A voice cries out:
“In the wilderness prepare the way of the LORD,
make straight in the desert a highway for our God.
Every valley shall be lifted up,
and every mountain and hill be made low;
the uneven ground shall become level,
and the rough places a plain.
Then the glory of the LORD shall be revealed,
and all people shall see it together.”

In Isaiah’s writings, he talks about a new highway.  It is level.  Smooth.  Straight.  In fact, every mountain has been humbled and every valley exalted to make this highway direct and very easy to travel upon.  It is God’s highway to come to his people and for his people finally to return to God.

In Isaiah’s context, this is a road home.  The Israelites, a people that had been cast into a suffering exile could finally return home.  They needed to go home.  So God cleared every obstacle that they might easily return to him and he to them.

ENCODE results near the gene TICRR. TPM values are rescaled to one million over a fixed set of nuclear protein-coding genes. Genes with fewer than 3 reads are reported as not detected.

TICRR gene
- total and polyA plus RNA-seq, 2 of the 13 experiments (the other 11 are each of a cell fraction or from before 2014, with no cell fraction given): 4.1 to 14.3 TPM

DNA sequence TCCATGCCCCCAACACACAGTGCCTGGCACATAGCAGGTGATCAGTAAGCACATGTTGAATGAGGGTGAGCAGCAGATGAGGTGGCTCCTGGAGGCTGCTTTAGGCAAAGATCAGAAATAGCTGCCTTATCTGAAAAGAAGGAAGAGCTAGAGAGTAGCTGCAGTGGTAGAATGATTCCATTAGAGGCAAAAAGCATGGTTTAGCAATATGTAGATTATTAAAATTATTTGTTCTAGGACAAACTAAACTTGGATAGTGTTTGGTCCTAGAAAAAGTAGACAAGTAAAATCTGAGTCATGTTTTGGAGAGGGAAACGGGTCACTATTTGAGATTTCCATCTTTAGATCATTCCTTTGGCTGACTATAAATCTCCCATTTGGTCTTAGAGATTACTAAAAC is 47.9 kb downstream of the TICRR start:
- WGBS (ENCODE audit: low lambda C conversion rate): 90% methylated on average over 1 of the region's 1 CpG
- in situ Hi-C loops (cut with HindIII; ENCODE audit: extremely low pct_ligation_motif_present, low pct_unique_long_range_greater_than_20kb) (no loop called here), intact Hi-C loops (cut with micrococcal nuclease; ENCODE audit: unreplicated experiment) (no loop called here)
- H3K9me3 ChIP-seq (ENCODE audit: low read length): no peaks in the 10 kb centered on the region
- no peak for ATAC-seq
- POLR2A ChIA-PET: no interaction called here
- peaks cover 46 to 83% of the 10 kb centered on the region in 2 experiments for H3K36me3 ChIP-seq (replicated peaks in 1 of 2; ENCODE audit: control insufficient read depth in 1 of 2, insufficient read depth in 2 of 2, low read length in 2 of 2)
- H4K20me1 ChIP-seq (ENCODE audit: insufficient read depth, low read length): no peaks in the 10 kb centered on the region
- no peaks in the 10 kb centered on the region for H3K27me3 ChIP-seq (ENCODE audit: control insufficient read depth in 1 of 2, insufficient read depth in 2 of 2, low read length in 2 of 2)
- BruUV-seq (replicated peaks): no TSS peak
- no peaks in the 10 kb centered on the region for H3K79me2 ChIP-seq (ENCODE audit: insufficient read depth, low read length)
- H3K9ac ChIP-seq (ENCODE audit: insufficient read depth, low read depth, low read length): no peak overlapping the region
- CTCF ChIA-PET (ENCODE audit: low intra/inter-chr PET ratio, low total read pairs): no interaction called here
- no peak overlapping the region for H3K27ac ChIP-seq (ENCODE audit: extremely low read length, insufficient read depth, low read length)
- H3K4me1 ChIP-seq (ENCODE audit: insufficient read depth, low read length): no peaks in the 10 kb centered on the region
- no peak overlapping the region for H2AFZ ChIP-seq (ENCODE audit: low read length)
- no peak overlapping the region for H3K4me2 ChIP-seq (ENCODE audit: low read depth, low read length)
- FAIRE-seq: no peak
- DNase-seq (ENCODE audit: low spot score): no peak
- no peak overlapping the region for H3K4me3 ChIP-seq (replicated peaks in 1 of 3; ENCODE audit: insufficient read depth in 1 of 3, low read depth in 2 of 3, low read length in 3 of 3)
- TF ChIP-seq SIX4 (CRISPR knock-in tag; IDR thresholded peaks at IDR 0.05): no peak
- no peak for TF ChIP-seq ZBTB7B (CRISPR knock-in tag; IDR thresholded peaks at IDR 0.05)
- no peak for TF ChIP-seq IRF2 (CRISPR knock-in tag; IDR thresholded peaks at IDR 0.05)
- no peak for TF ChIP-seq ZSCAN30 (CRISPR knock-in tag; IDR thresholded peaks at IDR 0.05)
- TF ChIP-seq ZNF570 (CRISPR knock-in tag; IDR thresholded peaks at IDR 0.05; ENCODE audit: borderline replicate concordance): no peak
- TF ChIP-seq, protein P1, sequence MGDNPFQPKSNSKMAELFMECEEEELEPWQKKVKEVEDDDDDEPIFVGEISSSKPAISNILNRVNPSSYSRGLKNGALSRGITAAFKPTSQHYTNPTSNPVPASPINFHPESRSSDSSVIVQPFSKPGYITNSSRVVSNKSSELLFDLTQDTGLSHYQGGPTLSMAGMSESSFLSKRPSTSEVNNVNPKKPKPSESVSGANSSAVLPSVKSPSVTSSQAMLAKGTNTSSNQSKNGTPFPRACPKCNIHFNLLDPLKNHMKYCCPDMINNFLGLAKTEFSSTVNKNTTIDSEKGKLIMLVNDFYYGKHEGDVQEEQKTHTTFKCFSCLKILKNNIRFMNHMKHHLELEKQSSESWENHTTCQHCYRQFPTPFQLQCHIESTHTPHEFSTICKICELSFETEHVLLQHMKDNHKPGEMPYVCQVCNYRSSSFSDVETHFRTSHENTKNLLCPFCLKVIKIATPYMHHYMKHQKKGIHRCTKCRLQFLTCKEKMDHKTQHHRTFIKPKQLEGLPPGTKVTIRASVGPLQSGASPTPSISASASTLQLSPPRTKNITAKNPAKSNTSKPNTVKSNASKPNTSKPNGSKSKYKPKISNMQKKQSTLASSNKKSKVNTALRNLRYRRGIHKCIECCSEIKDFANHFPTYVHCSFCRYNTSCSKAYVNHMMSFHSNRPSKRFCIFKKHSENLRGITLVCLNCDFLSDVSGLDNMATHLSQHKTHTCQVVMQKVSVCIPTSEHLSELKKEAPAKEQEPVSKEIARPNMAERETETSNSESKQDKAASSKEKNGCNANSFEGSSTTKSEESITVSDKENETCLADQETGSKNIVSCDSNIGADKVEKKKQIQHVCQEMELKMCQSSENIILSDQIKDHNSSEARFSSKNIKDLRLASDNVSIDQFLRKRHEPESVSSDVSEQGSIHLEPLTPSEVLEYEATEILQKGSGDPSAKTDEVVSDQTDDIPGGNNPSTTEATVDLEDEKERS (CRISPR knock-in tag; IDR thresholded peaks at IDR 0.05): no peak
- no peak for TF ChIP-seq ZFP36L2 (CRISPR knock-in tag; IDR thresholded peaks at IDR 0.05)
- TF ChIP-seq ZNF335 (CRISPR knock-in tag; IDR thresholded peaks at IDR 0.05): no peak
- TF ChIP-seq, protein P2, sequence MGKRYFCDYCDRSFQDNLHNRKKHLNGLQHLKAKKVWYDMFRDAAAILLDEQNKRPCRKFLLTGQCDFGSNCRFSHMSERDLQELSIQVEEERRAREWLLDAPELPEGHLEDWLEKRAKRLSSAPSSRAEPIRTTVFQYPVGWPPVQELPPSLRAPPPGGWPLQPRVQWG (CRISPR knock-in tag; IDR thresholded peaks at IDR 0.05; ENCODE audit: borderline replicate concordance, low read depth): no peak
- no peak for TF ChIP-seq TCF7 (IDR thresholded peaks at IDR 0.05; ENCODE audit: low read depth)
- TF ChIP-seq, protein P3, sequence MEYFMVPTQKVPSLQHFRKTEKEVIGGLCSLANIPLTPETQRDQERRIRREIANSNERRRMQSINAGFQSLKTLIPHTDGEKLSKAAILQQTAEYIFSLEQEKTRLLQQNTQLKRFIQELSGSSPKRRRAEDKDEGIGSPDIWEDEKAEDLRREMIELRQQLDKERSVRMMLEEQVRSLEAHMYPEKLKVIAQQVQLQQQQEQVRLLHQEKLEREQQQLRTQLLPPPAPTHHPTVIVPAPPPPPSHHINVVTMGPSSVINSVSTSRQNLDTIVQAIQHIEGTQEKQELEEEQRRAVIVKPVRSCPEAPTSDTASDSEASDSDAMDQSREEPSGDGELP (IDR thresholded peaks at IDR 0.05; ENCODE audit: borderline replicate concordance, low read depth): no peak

When Luke refers to Isaiah, he changes things up a little bit; he makes the road a bit wider.  He ends his reference not by saying that all people shall see God’s glory; rather Luke writes that “all flesh shall see the salvation of God”.  This too is a road home for a people in exile.  This is a road on which we all need to travel so that we can finally return home.

And those of us who are already traveling on this road to home, we have been called out to reveal it to others.  Through our lives.  Through our words.  Through our love.

But this calling begs certain timely questions:
How can we live our lives so that we can best reveal the road home to those around us who live in this culture right now?  How do we walk that road?  And how do we reveal it?  And how do we do so without adding any unnecessary valleys, mountains, crooked turns, rough patches, or other obstacles that hinder  people from joining our caravan?